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The Isle of Wight (referred to locally simply as ‘the Island’) is a unique place. Although it is only 23 miles by 13 miles (at the widest points) there is over 500 miles of footpaths and public rights of way crisscrossing the landscape, of which half is designated as being an Area of Outstanding Natural Beauty (AONB).


Putting the natural beauty of the Island to one side, you may be surprised to know that the Island has been home to royalty for centuries (albeit one of them, King Charles I, was imprisoned in Carisbrooke Castle!) regularly hosts Europe’s largest walking festival, is on average the sunniest place in the UK and has inspired generations (Lewis Carroll is understood to have begun Alice in Wonderland whilst staying with Alfred, Lord Tennyson; Charles Darwin began ‘Origin of the Species’, a book that would change forever the global belief in Creation, while on holiday in Bonchurch; Charles Dickens penned ‘David Copperfield’ on holiday, inspired by the natural beauty … the list also includes Queen Victoria and Prince Albert, Jane Austen, Karl Marx, Guglielmo Marconi, Winston Churchill and John Keats).


If history isn’t your thing, how about taking a holiday in the stunning surroundings that have inspired artists and novelists alike? There are sandy beaches, stony beaches, beaches great for walking along, swimming and playing volleyball. There is downland that appears to roll endlessly, with small hamlets nestled into the countryside (and usually complete with a traditional pub!) Because we are fortunate enough to be in a rural location, we benefit from some of the darkest skies, meaning that on a clear night after sunset, the sky is a mass of stars and is ideal for astronomers and stargazers alike. Having been John’s home for pretty much all of his life, the Island is a truly great place. Brenda, originally from London, spent regular holidays here as a child and young woman with her parents and brother, who eventually moved to Ventnor. Reasons to holiday on the Isle of Wight? If history does interest you, we have several castles and a few Roman villas for good measure!


How about walking, because we have more footpaths per square mile than anywhere else in the UK(and one that runs along the southern boundry, aprox 300m away - which the caravans are hidden from) Maybe you’re into some stargazing, well, you should know that the Island is featured in ‘Sky at Night’ magazine as having the newest and one of the most successful star parties in the UK! We have very dark skies above the Fruit Farm and guests are welcome to wander into the field to get a good view!


Maybe you just want to escape the noise, the hustle and daily routine? There is nowhere better to have your holiday than with us, on the beautiful Island! Come and watch the squirrels, listen to a dawn chorus that will rival the noise from any city and unwind …


Walking in the fresh air: There are also some lovely walks with stunning scenery, hilly walks, level walks, and walks with a pub or Café at the end or beginning. The footpath at the end of our drive links up with a network of other paths and bridal ways which can take you all over the west Wight.


Bussing About: You don’t have to walk, and can take the tourist bus (The Needles Breezer), there is a bus stop specifically for this at the end of our drive. This is a hop on, hop off bus and passes us every 30 minutes. It does a circular trip around the West Wight, going as far as The Needles Battery. Which is run by the National Trust and well worth a visit.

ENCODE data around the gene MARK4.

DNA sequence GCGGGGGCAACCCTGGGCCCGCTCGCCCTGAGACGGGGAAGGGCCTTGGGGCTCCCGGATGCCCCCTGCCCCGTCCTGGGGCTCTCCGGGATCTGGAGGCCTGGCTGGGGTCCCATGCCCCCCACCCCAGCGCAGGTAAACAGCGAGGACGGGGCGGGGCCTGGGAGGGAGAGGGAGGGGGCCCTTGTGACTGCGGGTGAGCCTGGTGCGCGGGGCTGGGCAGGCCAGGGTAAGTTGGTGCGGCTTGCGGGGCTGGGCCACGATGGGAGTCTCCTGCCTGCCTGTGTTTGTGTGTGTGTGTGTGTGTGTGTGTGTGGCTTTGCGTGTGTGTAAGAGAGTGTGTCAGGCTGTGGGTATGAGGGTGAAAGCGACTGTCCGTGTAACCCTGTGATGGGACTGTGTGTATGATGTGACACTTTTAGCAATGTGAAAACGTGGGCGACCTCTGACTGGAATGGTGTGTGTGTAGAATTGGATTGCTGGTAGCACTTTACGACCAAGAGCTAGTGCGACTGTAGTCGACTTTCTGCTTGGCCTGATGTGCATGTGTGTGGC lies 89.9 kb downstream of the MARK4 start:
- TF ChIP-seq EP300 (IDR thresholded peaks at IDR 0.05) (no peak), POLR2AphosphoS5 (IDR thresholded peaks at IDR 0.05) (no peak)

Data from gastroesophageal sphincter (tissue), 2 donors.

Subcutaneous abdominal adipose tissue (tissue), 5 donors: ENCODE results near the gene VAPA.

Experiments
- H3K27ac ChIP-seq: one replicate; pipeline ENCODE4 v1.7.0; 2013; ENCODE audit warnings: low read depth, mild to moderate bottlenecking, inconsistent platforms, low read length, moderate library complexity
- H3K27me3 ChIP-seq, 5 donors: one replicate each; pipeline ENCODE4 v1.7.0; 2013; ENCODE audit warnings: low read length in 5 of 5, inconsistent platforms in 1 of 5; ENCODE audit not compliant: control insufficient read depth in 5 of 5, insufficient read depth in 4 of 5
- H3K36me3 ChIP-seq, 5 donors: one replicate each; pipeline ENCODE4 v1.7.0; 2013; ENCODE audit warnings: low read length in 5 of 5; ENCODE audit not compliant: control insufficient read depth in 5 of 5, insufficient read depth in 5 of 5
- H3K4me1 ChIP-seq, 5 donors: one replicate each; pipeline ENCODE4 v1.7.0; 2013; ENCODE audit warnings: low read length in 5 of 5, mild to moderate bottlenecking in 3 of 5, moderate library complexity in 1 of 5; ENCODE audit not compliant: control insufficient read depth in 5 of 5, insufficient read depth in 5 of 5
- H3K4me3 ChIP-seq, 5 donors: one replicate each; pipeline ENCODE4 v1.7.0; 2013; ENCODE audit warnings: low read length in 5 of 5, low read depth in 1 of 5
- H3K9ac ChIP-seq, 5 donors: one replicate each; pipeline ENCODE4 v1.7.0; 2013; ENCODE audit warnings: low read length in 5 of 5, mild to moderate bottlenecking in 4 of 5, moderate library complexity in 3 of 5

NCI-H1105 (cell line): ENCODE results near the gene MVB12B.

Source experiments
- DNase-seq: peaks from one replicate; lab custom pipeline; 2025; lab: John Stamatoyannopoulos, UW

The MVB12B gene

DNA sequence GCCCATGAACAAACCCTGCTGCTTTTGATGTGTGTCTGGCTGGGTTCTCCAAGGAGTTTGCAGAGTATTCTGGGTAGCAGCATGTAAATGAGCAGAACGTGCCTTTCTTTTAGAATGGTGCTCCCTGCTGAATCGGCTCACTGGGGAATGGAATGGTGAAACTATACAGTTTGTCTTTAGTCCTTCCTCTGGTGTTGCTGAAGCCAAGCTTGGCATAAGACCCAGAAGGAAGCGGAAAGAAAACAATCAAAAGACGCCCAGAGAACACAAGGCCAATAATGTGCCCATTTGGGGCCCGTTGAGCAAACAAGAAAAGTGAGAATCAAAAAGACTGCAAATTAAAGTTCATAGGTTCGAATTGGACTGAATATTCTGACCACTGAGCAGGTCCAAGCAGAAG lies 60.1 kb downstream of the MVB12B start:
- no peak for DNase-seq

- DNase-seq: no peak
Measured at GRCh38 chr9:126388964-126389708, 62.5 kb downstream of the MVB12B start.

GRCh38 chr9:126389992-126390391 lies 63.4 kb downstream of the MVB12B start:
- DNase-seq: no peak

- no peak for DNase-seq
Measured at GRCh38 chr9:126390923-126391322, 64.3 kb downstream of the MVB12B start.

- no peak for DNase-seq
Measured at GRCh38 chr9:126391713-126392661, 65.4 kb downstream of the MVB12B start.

Nowhere is too far by car: If all this talk of walking is a bit much, you can of course take your car, and when you want to go further afield you will need a car or a bus rover ticket. There are too many attractions to list on this web site, but there is something for everyone on the Isle of Wight. Feel free to contact us with any questions.



Guests can arrange cycle hire and delivery/collection from Wight Cycle Hire in Yarmouth. Cycling is a wonderful way to get around the West Wight.


For the self-catering side of things, we have a very good new and large Co Op store on the outskirts of Freshwater. Very easy to find, and a few minutes’ drive from here. There is also a Sainsbury's further into town. We like to support local - so why not try our butcher or fish monger in Freshwater, or pay a visit to the Deli in Yarmouth. There is also a great farm shop in Brighstone.


There is so much to do at this end of the Island, especially if you like clean beaches, sandy beaches, stony beaches, and beaches where you have a good chance of finding fossils, we have them all! We have a beach at St.Helens where at the very low spring tides hundreds of people walk our to one of the historic Palmerston Forts (St. Helens Fort)


There is plenty of variety in the choice of places to eat out in the local area. The nearest pub/ restaurant – The Red Lion is about five minutes drive away, or you could walk there across the footpath. They have a good reputation for food and atmosphere.


Yarmouth, just three miles away has a number of pubs, restaurants and cafes.


At the lovely Freshwater Bay (5 minutes drive away) is The Piano Café, which is opposite the beautiful thatched church of St.Agnes. It serves breakfasts and lunches Tuesday – Sunday and is also open on Friday and Saturday evenings for dinner (quite often with live music)


Freshwater has several Asian takeaways, a fish and chip shop and several coffee shops.


The newest Island attraction is on our doorstep, Tapnell Farm. It’s about a five-minute drive from us, or a half hour walk. If you drive it’s towards Newport and if you walk you go to the top of our field, turn left and follow the footpath.

There is a playbarn and farm park full of animals, as well as a popular restaurant ‘The Cow. Co.’ with wonderful views from the upper floor and a gift shop and gallery.

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